Information gathered through our investigations increasingly suggests that this is linked to adenovirus infection. However, we are thoroughly investigating other potential causes.

Normal hygiene measures such as thorough handwashing (including supervising children) and good thorough respiratory hygiene, help to reduce the spread of many common infections, including adenovirus.

We are also calling on parents and guardians, to be alert to the signs of hepatitis (including jaundice) and to contact a healthcare professional if they are concerned.

Tuesday 12 April 2022

Public health doctors and scientists at the UK’s public health agencies are continuing to investigate 74 cases of hepatitis (liver inflammation) in children since January 2022, where the usual viruses that cause infectious hepatitis (hepatitis A to E) have not been detected.

Of the confirmed cases, 49 are in England, 13 are in Scotland and the remainder are in Wales and Northern Ireland.

One of a number of potential causes under investigation is that a group of viruses called adenoviruses may be causing the illnesses. However, other possible causes are also being actively investigated, including coronavirus (COVID-19), other infections or environmental causes.

There is no link to the COVID-19 vaccine. None of the currently confirmed cases in the UK has been vaccinated.

Adenoviruses are a family of common viruses that usually cause a range of mild illnesses and most people recover without complications. They can cause a range of symptoms, including colds, vomiting and diarrhoea. While they don’t typically cause hepatitis, it is a known rare complication of the virus.

Adenoviruses are commonly passed from person to person and by touching contaminated surfaces, as well as through the respiratory route.

The most effective way to minimise the spread of adenoviruses is to practice good hand and respiratory hygiene and supervise thorough handwashing in younger children.

Dr Meera Chand, Director of Clinical and Emerging Infections at UKHSA, said:

We are working swiftly with the NHS and public health colleagues in Scotland, Wales and Northern Ireland to investigate a wide range of possible factors which may be causing children to be admitted to hospital with liver inflammation known as hepatitis.

One of the possible causes that we are investigating is that this is linked to adenovirus infection. However, we are thoroughly investigating other potential causes.

Normal hygiene measures such as good handwashing – including supervising children – and respiratory hygiene, help to reduce the spread of many of the infections that we are investigating.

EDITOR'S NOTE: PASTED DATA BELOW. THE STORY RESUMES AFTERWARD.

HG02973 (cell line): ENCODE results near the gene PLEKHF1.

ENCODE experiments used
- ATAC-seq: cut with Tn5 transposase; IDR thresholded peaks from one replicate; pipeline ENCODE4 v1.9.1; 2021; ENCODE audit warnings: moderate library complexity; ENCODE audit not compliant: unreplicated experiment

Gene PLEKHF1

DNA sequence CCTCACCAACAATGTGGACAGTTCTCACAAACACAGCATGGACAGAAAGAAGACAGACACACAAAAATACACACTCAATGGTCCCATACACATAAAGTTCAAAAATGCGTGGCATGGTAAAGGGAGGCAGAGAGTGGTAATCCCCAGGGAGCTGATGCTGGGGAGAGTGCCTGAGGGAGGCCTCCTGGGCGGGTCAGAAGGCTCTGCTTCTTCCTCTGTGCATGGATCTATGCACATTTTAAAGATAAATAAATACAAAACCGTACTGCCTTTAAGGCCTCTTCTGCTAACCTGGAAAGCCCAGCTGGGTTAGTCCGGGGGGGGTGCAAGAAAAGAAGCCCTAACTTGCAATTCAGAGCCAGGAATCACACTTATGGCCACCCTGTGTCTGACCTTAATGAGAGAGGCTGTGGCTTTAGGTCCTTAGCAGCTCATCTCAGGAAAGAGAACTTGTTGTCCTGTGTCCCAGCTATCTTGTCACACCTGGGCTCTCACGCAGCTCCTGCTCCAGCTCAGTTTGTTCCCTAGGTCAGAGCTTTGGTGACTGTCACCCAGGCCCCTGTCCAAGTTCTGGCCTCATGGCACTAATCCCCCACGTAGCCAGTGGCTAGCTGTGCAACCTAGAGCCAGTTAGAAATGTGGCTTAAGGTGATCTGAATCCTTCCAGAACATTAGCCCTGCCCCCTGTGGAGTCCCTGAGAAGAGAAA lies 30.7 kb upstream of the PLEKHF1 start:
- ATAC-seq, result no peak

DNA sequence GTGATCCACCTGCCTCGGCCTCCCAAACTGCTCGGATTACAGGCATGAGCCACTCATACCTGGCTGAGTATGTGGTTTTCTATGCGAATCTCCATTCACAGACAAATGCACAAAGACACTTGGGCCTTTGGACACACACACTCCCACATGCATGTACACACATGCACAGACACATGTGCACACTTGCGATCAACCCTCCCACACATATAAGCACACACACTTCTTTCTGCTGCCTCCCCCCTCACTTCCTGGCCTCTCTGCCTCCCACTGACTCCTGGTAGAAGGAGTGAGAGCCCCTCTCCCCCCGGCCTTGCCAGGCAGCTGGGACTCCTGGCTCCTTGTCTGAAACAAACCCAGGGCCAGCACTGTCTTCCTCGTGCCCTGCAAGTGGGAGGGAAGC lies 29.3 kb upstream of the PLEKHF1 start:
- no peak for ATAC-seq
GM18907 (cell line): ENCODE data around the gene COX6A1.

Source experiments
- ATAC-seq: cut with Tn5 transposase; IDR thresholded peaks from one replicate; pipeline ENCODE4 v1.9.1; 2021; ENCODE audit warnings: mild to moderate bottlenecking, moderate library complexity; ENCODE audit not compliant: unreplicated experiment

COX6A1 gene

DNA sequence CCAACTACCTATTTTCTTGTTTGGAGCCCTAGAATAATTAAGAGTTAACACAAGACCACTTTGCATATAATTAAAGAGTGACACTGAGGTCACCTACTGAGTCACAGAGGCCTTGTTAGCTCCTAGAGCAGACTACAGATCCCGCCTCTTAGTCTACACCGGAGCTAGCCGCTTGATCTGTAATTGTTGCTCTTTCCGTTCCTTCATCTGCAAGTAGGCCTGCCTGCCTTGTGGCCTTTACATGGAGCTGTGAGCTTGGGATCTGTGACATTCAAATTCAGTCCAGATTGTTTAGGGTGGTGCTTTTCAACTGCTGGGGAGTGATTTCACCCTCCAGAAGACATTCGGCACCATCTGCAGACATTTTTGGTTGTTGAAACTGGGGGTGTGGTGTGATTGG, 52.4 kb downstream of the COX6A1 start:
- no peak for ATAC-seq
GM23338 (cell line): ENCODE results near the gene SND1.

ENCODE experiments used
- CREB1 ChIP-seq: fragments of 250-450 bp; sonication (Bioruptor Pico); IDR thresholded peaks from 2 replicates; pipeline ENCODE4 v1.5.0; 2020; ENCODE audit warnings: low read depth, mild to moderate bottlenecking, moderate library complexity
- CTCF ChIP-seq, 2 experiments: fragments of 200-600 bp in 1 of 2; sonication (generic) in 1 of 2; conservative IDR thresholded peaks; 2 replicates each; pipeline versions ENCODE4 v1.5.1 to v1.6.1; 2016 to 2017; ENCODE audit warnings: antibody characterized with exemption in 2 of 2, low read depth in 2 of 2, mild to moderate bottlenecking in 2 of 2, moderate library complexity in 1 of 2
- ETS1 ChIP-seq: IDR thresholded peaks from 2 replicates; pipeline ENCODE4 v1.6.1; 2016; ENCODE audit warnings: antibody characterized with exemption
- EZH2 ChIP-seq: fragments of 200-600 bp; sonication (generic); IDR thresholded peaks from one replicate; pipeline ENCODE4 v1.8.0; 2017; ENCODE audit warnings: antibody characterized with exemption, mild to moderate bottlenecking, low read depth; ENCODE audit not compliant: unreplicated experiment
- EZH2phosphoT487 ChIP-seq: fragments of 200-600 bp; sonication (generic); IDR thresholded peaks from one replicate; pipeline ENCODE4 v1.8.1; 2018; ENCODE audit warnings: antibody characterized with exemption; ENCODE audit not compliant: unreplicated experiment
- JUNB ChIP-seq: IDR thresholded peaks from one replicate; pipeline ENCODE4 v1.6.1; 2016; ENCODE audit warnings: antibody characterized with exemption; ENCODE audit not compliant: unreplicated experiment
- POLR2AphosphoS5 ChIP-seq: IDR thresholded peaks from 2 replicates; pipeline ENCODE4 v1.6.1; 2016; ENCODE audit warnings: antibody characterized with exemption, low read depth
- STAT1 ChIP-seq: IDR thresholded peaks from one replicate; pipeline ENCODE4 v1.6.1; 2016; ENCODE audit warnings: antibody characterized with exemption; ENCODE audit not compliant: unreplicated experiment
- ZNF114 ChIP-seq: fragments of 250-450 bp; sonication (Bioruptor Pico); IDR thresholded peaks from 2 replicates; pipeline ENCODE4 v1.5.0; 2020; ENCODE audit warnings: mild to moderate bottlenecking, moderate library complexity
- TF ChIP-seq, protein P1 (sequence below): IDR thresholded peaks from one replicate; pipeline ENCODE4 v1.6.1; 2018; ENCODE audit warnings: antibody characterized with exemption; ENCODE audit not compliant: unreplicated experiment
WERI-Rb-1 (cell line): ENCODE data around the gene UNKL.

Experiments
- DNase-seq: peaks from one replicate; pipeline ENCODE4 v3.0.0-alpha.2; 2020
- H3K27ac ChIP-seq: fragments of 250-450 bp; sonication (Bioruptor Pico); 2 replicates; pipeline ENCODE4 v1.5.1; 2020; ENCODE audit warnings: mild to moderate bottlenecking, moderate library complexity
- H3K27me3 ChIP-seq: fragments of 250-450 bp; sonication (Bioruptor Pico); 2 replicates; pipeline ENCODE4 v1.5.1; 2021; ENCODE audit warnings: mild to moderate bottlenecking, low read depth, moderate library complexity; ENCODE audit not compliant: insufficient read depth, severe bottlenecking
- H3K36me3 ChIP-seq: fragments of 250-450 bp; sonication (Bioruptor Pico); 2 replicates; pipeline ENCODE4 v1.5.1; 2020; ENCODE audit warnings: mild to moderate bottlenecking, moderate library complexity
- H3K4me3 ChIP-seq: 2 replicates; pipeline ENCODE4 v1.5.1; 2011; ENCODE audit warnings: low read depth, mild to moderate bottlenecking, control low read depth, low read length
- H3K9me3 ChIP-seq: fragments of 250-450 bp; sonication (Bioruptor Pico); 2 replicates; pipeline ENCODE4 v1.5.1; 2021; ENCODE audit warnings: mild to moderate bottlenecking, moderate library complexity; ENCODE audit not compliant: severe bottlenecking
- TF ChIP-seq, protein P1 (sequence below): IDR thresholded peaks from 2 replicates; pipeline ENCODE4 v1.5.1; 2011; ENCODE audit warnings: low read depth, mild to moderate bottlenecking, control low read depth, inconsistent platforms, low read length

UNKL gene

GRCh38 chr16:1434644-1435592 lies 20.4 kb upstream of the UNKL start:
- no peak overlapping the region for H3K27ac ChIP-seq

We are also calling on parents and guardians, to be alert to the signs of hepatitis – including jaundice – and to contact a healthcare professional if they are concerned.

UKHSA, working with partners, will continue to make the public aware of findings throughout the course of the investigation.

Wednesday 6 April 2022

Hepatitis is a condition that affects the liver and may occur for a number of reasons, including several viral infections common in children. However, in the cases under investigation the common viruses that cause hepatitis have not been detected.

UKHSA is working swiftly with the NHS and public health colleagues across the UK to investigate the potential cause. In England, there are approximately 60 cases under investigation in children under 10.

Dr Meera Chand, Director of Clinical and Emerging Infections, said:

Investigations for a wide range of potential causes are underway, including any possible links to infectious diseases.

We are working with partners to raise awareness among healthcare professionals, so that any further children who may be affected can be identified early and the appropriate tests carried out. This will also help us to build a better picture of what may be causing the cases. 

We are also reminding parents to be aware of the symptoms of jaundice – including skin with a yellow tinge which is most easily seen in the whites of the eyes – and to contact a healthcare professional if they have concerns.

Hepatitis symptoms include:

  • dark urine
  • pale, grey-coloured poo
  • itchy skin
  • yellowing of the eyes and skin (jaundice)
  • muscle and joint pain
  • a high temperature
  • feeling and being sick
  • feeling unusually tired all the time
  • loss of appetite
  • tummy pain
Published 6 April 2022
Last updated 23 June 2022 + show all updates